As Linde AG’s CEO, Professor Dr Wolfgang Reitzle delivered the group’s 2008 results here in Munich today, but all ears were trained on his views of what will happen in 2009 and beyond - during the global economic crises.

“This has been the most successful year in Linde’s history,” were Reitzle’s opening remarks.

“Group revenues were up 8.4% to €12.7bn and operating revenues rose 10.3% to €2.6bn, and so we have continued to grow and increased our profits above that of revenues in 2008. More importantly, ROCE rose 12.4%, 2.1 percentage points above 2007.”

Reitzle went on to say that the BOC integration has been completed and that the gases business produced very good results for 2008, despite the downturn towards the end of the year. Under questioning from the press, Reitzle revealed that Linde’s results were at an all time high in October 2008 and November was no less impressive.

Clearly that came to a halt in December and January and February 2009 has shown a significant drop-off from the October high, but encouragingly still remains above that seen over the same period as last year.

Gas sales reached €9.5bn in 2008, up 6.8% on a comparable basis, with Asia/Africa and Eastern Europe showing the highest growth performance of the regions with medium but robust growth in North America and Europe.

However, all eyes were on comments and views regarding 2009 and Reitzle didn’t fail to deliver a robust view that growth will be impacted and that it is extremely difficult in this first quarter to predict what 2009 as a whole will deliver.

A look ahead…
Linde’s own growth scenario ranges from a slight decline overall, to a small gain in 2008. New tonnage contracts will be offset by lower volumes on existing business and with Linde being the largest cylinder-based company, the group remains bullish in this sector.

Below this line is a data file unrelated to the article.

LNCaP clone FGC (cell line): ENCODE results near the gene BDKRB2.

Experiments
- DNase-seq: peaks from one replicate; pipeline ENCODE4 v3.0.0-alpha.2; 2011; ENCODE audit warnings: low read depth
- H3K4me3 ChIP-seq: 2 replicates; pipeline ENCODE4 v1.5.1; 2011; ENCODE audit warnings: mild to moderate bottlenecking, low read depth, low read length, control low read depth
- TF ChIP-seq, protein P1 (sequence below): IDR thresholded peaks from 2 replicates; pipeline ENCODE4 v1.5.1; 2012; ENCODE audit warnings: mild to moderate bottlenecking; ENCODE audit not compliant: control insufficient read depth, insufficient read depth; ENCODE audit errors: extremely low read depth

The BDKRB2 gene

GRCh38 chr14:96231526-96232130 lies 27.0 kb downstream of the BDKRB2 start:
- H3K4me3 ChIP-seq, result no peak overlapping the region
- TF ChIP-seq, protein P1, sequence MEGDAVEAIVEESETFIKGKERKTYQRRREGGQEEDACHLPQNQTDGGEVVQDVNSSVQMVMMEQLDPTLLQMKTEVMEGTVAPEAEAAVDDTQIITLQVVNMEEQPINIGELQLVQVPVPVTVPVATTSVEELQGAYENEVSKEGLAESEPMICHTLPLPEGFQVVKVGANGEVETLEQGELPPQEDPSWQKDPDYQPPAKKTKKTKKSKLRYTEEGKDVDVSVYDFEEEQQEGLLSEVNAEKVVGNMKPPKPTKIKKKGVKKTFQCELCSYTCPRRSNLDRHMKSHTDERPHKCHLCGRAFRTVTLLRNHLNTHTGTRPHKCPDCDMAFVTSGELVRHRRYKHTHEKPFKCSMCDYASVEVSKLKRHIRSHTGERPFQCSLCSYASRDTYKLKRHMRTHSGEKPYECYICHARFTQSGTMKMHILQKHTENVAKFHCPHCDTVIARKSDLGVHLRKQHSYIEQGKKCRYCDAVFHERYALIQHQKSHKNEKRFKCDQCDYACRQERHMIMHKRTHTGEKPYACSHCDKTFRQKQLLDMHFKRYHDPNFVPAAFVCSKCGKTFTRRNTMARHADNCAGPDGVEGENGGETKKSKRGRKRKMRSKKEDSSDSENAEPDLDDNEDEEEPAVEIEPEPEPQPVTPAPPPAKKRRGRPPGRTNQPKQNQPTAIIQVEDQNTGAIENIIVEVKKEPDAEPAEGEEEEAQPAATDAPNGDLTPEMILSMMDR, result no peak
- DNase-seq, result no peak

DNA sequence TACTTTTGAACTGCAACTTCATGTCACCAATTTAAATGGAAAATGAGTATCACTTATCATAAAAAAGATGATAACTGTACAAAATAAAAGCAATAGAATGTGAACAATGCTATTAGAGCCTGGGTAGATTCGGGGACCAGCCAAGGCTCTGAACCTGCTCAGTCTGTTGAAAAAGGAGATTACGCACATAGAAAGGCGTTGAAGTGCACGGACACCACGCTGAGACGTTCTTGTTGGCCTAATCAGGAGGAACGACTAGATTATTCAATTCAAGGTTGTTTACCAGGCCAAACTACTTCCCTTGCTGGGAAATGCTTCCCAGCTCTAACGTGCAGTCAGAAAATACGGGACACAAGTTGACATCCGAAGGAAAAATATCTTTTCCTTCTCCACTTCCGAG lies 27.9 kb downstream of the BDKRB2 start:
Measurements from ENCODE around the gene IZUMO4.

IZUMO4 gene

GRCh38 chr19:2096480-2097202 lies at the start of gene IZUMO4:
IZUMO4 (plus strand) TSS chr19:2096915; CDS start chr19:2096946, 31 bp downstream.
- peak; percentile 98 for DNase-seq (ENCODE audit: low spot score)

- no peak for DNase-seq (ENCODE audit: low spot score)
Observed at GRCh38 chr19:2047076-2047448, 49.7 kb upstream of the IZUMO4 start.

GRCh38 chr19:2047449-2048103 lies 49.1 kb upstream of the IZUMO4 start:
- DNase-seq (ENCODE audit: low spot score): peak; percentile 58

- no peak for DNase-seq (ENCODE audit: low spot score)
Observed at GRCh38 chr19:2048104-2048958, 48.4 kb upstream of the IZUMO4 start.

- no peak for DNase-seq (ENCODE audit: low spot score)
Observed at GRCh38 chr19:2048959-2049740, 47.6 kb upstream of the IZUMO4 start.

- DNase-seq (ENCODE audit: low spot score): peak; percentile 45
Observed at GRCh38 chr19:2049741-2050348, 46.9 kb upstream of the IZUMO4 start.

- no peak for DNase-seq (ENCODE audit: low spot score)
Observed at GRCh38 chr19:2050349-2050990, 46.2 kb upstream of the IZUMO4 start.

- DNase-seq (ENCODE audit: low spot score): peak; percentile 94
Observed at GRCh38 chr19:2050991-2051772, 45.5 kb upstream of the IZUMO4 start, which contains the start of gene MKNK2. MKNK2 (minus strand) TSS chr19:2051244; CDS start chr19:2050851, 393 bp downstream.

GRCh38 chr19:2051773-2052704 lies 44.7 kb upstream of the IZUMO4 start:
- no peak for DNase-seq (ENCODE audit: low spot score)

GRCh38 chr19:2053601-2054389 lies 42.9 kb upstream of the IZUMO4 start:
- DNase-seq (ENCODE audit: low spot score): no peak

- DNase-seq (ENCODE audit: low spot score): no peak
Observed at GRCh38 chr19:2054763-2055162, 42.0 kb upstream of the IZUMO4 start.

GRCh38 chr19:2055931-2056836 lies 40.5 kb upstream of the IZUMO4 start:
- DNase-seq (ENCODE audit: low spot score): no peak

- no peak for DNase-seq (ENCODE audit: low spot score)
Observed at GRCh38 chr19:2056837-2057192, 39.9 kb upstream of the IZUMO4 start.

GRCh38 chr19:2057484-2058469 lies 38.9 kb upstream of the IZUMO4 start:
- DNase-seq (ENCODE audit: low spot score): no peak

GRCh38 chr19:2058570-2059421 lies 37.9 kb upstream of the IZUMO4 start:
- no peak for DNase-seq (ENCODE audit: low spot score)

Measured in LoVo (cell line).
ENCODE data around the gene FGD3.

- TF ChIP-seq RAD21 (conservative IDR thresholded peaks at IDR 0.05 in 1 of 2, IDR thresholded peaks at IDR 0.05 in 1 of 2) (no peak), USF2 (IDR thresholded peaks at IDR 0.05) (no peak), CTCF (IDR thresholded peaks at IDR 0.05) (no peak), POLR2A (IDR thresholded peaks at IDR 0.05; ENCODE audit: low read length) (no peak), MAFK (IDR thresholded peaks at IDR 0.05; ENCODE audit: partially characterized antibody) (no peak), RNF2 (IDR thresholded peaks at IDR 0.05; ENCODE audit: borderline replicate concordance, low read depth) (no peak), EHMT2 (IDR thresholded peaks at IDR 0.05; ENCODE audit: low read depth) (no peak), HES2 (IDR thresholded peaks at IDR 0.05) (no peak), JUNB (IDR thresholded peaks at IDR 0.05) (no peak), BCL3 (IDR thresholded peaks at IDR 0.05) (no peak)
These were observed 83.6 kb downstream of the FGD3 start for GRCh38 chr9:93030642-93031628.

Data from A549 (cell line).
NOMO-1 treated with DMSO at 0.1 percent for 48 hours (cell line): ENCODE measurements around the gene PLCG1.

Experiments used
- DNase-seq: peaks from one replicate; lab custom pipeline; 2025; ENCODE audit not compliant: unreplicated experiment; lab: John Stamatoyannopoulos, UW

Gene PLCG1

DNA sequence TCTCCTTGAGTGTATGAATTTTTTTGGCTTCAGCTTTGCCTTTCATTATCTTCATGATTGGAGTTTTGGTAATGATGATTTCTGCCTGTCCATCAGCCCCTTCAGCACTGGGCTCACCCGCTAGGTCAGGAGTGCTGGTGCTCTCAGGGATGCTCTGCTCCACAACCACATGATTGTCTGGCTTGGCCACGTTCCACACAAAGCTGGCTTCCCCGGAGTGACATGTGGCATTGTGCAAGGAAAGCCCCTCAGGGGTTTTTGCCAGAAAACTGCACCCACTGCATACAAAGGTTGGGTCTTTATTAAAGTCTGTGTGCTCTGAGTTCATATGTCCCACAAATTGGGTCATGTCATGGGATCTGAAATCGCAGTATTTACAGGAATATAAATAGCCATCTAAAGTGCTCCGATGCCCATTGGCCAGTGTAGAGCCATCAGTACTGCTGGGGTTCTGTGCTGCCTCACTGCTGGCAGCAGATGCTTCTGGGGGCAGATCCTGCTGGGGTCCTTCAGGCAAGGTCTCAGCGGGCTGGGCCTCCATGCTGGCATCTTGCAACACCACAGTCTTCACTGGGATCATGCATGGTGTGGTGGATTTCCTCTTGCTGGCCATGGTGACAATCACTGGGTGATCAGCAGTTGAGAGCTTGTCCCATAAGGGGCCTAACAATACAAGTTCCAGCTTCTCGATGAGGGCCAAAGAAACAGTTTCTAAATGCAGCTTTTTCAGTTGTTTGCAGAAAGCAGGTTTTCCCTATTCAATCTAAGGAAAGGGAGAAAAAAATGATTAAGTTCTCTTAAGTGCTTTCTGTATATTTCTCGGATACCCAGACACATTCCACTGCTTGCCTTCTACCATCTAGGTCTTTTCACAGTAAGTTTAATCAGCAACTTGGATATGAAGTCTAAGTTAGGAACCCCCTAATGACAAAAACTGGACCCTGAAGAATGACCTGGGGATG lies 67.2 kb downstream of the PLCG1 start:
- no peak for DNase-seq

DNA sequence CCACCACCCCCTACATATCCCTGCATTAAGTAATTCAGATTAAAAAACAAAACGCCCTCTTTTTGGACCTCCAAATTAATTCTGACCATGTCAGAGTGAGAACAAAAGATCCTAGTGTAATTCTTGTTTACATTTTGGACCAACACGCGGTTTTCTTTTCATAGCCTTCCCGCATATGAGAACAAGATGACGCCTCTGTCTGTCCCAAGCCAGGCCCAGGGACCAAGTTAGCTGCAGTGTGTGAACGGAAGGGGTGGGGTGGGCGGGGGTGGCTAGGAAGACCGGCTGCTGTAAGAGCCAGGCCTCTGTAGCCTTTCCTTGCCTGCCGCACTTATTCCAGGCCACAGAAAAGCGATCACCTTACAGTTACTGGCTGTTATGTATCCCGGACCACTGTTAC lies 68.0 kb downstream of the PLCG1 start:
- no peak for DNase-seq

Reitzle reveals that the group has over 30 million cylinders in circulation, with customers ranging from the very small to the large user of cylinders. This therefore ensures some protection from the economic woes that are currently being experienced in the tonnage business.

Healthcare is also expected to remain robust, due to the general improvement in healthcare services and requirements across the globe.

Reitzle went on to say that he expected China to show the global economy a way forward and forecasted growth in that sector to remain strong, even though it will be as a result of recent years. Therefore the ROCE target for Linde of 13% will not be met, as this was based on a CAGR of 7% and clearly this will not be the case during 2009/10.

Linde is already focusing on cost reduction and its High Performance Organisation aims to deliver €650-800m savings over the next four years. Planning was undertaken in 2008 and now the implementation stage is underway.

Perhaps unsurprisingly given his background in the car industry, the general press in Germany were interested to gauge Reitzle’s views on the impact the car industry has on Linde and the gases business. He responded by revealing some interesting figures – including the fact that the automotive industry consumes on average €10 per car (in the form of welding gases).

However, more gases are consumed in the supply chain for car production – including steel. Overall, around €44 of gases are consumed per car. As approx. 30% of steel output goes into car manufacturing, so the downturn in production does have significant effect on other industries such as steel and even leather.

However, working out the numbers – a 20% reduction in car output has a 1% impact on Linde’s revenues.

Still robust
Dr Aldo Belloni joined in the Q&A and stated that the on-sites business is important to Linde, but there has been some postponement in projects and even cancellations – impacting both on Linde’s on-site’s business and also its Engineering division.

Belloni reiterated that Capex was still robust and while Linde will be reviewing Capex going forward, he stated that Linde was the most successful of gas companies in on-site contracts in 2008, which will lead to increased Capex over the next 2-2.5 years.

Summarising Linde’s position, Reitzle states that there is a degree of the unknown this year unlike previous years, but that Linde has programmes in place and has strong business sectors that will see it through the difficult times.